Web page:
Title: An Adaptive Management System using Hierarchical Artificial Neural Networks and Remote Sensing for Fluvial Hazard Mitigation
Project Type: Research
Start Date: 03/01/2006
End Date: 02/28/2007
Congressional District: First
Focus Categories: Geomorphological Processes, Hydrology, Models
Keywords: artificial neural networks, fluvial geomorphology, remote sensing, eCognition, adaptive management, uncertainty assessment, stream assessment, hydrology
Principal Investigators: Rizzo, Donna;: Morrissey, Leslie
Federal Funds: $11,400
Non-Federal Matching Funds: $70,704
Abstract: Adaptive management of hydrologic systems requires modeling of dynamic, nonlinear relationships and assimilation of volumes of disparate data types over variable temporal and spatial scales. Artificial neural networks (ANNs) offering the capability to assimilate such complex data in real-time are thus promising tools for evaluating management alternatives. We propose to develop and test an hierarchical ANN system to more effectively integrate, model, and manage spatial and temporal hydrologic and fluvial geomorphic data. To demonstrate the efficient performance of ANN architectures in data assimilation, reduction, and classification at multiple scales, we will develop methods to enhance the GIS-based tools currently in use in Vermont watersheds to characterize the geomorphic condition and sensitivity of river reaches in response to historic and current watershed and corridor stressors. Input to the ANNs will include available GIS data layers, field data collected under (River Management Program's (RMP) geomorphic assessment protocol, and new data to be derived from high spatial resolution (0.16 - 2.4 m) remotely sensed aircraft and satellite data on land use and land cover, impervious surfaces, riparian buffers, and channel and valley slope. Recent advances in remote sensing technology make it possible to greatly improve the quantity and quality of input data in support of the proposed ANN. The proposed study will be conducted on three stormwater impaired watersheds in Chittenden County. These sites will be selected to take advantage of available multispectral remote sensing imagery (including LIDAR and QuickBird satellite data) and in cooperation with DEC RMP collaborators. No new remote sensing acquisitions are planned as part of this effort. Evaluation of the new data products will be conducted by ground surveys. Sensitivity analyses also will be conducted based on the results of the proposed ANN modeling system to address the relative importance of the various ground and remote sensing data sources to meet and improve upon RMP's current fluvial modeling capabilities.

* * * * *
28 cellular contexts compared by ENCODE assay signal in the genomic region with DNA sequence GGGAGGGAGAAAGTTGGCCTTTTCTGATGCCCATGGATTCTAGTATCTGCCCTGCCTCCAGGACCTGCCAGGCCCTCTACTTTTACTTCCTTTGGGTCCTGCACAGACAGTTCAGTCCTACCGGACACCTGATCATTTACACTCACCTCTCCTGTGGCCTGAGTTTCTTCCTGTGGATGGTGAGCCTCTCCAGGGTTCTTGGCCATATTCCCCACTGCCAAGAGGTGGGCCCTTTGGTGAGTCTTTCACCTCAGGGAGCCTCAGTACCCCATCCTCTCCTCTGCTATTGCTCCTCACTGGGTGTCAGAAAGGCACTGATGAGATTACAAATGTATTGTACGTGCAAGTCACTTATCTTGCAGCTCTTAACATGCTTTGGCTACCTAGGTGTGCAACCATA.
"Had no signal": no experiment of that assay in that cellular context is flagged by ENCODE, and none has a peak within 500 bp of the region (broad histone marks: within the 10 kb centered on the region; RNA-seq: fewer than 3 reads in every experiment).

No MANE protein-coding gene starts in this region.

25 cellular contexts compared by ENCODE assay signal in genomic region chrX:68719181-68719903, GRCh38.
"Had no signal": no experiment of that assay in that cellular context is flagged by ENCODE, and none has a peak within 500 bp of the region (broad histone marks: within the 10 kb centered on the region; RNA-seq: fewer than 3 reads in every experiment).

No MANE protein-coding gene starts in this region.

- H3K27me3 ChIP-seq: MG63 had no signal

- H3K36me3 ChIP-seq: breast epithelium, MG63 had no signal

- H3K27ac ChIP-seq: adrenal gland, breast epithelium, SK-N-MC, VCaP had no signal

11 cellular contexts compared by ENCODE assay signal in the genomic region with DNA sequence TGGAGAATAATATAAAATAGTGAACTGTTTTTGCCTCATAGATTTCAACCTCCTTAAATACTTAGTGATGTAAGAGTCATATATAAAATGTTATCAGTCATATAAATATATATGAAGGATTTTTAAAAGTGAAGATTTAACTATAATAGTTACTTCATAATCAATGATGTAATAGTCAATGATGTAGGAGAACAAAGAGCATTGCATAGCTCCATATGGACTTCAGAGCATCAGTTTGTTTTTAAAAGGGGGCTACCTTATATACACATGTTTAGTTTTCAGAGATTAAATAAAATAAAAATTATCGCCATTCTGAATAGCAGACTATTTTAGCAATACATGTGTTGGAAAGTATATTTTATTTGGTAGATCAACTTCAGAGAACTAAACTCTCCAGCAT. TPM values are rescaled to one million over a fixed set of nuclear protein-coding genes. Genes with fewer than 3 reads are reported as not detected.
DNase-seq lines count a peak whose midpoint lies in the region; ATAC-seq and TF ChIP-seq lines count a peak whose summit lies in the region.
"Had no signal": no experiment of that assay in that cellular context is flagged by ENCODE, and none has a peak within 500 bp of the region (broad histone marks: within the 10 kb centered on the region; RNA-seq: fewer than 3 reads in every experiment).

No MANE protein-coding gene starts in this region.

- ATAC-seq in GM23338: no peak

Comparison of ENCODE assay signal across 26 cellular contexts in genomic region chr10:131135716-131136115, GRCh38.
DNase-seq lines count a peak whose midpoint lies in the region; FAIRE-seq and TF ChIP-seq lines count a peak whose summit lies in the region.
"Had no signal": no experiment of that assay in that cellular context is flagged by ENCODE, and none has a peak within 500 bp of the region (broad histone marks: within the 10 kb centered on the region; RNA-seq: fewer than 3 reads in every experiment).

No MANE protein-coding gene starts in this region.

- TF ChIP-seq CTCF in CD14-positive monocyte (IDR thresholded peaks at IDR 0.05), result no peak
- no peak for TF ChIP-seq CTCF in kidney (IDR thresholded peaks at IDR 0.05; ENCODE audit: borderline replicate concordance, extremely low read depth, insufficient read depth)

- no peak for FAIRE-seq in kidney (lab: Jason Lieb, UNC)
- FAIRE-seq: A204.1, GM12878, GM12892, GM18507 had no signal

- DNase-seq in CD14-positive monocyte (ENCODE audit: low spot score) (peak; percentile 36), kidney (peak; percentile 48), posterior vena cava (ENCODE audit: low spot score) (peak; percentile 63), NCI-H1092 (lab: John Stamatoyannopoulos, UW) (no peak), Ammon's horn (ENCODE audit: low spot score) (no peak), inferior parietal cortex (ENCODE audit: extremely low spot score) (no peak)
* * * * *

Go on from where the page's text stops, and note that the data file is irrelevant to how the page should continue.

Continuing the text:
The proposed modeling system is directly applicable to the fluvial hazard mitigation mission of the River Management Program (ANR/DEC), but will differ sharply from conventional hydrologic models currently in use by the volume, variety, and types of spatial and temporal data assimilated. Moreover, the architecture of the proposed hierarchical ANN system is sufficiently flexible to allow for its continual update and refinement in light of advances in our understanding of fluvial geomorphology. This research will evaluate not only a new and innovative data assimilation and analysis methodology, but also data products derived from remote sensing imagery that we believe will substantially improve hydrological modeling in Vermont. In addition, it will compliment the existing RMP state program, taking advantage of existing data, protocols, and personnel ? a modeling approach that could be adopted statewide. Our long-term goal is to build hydrologic information technology that provides watershed managers (regulators, regional planning organizations, municipalities, citizen groups, landowners, and other stakeholders) with an easy-to-use, graphical infrastructure for adaptive and effective decision-making at multiple spatial and temporal scales.
Progress/Completion Report, PDF